Batteries

Batteries use a chemical reaction to do work on charge and produce a voltage between their output terminals. The basic element is called an electrochemical cell and makes use of an oxidation/reduction reaction. An electrochemical cell which produces an external current is called a voltaic cell. Voltages generated by such cells have historically been referred to as emf (electromotive force).

Carbon-zinc batteriesLead-acid batteries
Alkaline cells
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Carbon-zinc Batteries

The venerable carbon-zinc cell or Lechlanche' cell was invented in 1866 and was the most common small battery throughout most of the 20th century until largely supplanted by alkaline cells. The oxidation at the zinc electrode (the anode) is straightforward and similar to that in other cells like the Daniell cell. The other reactions involve the MnO2 which is contained near the carbon center rod and the NH4Cl and ZnCl2 which make up the bulk of the paste between the cathode and anode.

The chemical reactions in this cell may be approximated by

Zn(s) -> Zn2+(aq) + 2e-

Anode

2NH4+(aq) + 2MnO2(s) + 2e- -> Mn2O3(s) + H2O(l) + 2NH3(aq)

Cathode

Some of the complexity of this reaction comes from the fact that the reduction of the ammonium ion produces two gaseous products

2NH4+(aq) + 2e- -> 2NH3(g) + H2(g)

which must be absorbed to prevent the buildup of gas pressure. That is accomplished with two further reactions in the paste electrolyte. Zinc chloride reacts with ammonia to form solid zinc ammonium chloride and manganese dioxide reacts with hydrogen to form solid dimanganese trioxide plus water (Hewitt).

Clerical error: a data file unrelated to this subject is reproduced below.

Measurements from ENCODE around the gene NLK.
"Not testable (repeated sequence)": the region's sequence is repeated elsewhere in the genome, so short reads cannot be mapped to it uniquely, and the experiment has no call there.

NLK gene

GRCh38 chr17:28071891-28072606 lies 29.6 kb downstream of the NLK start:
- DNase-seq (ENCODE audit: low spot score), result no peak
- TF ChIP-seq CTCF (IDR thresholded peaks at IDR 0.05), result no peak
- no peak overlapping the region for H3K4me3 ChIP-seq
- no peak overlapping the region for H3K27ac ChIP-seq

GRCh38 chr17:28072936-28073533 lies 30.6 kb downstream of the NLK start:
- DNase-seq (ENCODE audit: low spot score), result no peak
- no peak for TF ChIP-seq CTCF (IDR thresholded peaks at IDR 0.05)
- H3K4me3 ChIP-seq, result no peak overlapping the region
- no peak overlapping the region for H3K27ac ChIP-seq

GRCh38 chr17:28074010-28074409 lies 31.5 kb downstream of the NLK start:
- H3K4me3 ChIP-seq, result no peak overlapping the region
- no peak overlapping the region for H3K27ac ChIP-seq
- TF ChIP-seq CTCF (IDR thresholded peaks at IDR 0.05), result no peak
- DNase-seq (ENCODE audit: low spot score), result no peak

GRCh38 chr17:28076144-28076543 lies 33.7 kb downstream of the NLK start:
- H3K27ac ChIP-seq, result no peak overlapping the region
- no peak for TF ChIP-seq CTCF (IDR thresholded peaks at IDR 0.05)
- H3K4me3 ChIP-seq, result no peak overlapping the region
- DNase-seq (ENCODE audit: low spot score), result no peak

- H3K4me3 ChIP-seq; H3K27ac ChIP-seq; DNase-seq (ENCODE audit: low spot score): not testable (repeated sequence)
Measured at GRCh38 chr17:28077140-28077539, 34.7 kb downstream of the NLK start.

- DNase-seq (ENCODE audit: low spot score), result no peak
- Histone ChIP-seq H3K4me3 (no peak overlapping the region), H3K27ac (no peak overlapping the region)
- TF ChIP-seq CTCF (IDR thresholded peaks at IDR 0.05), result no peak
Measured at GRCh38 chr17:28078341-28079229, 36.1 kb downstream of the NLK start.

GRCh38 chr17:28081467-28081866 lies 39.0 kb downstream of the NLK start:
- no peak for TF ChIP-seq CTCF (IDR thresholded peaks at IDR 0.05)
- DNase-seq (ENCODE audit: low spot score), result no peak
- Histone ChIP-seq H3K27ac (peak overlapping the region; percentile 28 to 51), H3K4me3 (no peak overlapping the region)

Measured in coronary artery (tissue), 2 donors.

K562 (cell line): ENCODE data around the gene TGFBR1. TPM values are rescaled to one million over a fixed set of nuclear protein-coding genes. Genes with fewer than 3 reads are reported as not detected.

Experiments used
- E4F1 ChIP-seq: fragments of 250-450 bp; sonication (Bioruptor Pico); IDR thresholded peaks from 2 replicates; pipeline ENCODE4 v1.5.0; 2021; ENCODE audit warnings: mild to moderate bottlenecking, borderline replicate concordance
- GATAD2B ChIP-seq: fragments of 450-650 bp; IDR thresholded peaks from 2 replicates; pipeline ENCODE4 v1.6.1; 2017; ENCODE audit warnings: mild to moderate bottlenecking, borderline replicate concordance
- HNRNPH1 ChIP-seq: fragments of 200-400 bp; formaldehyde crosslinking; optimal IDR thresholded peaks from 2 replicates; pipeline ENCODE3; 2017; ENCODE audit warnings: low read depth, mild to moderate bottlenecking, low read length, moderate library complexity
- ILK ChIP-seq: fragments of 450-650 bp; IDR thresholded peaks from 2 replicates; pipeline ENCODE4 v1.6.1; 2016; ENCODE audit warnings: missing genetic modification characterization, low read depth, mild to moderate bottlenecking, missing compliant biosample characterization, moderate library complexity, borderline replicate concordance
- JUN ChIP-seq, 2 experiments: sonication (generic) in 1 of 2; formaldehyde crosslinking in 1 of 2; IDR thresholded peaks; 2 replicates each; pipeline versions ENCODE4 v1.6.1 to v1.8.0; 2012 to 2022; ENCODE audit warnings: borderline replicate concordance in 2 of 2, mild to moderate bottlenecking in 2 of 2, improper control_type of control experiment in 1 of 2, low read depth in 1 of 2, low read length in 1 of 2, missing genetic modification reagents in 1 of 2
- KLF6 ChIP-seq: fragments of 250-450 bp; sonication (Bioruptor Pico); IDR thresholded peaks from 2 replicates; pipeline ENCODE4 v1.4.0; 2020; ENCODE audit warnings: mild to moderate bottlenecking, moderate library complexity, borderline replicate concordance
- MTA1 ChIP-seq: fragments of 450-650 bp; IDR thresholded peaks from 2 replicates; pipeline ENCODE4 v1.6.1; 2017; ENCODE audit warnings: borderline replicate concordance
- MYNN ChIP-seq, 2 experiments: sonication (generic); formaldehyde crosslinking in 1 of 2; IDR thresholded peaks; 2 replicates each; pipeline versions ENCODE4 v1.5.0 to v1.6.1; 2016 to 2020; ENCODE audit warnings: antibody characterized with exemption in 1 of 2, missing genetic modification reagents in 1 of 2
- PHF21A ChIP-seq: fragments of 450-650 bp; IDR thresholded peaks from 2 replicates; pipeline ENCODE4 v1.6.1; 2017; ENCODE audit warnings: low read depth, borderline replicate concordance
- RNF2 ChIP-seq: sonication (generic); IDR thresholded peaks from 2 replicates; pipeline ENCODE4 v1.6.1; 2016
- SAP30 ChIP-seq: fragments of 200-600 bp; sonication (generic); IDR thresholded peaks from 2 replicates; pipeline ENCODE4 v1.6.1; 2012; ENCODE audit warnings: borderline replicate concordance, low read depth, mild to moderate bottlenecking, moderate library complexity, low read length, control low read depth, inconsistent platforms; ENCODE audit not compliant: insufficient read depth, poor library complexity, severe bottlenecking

ZnCl2(aq) + 2NH3(g) -> Zn(NH3)2Cl2(s)

2MnO2(s) + H2(g) -> Mn2O3(s) + H2O(l)

The voltage of this cell is initially about 1.5 volts, but decreases as energy is taken from the cell. It also has a short shelf life and deteriorates rapidly in cold weather. Oxidation of the zinc wall eventually causes the contents to leak out, so such batteries should not be left in electric equipment for long periods. While these batteries have a long history of usefulness, they are declining in application since some of their problems are overcome in alkaline batteries.

Batteries
Index

DC Circuits

References
Floyd
Electric Circuit Fundamentals, App. B

Ebbing
Ch 19

Hewitt
Phys. Sci. Ch 20
 
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Alkaline Dry Cells

Alkaline cells overcome some of the problems with carbon-zinc batteries by using potassium hydroxide in place of ammonium chloride in the electrolyte. Potassium hydroxide is a base or alkaline material, hence "alkaline" batteries. The half-reactions are

Zn(s) + 2OH-(aq) -> Zn(OH)2(s) + 2e-

Anode

2MnO2(s) + H2O(l) + 2e- -> Mn2O3(s) + 2OH-(aq)

Cathode

These cells have much longer shelf life and perform better under drain and in cold weather. They avoid the use of the zinc-corroding ammonium ions and do not produce any gaseous products.

Example of internal resistance
Batteries
Index

DC Circuits

References
Floyd
Electric Circuit Fundamentals, App. B

Ebbing
Ch 19

Hewitt
Phys. Sci. Ch 20
 
HyperPhysics***** Electricity and Magnetism R Nave
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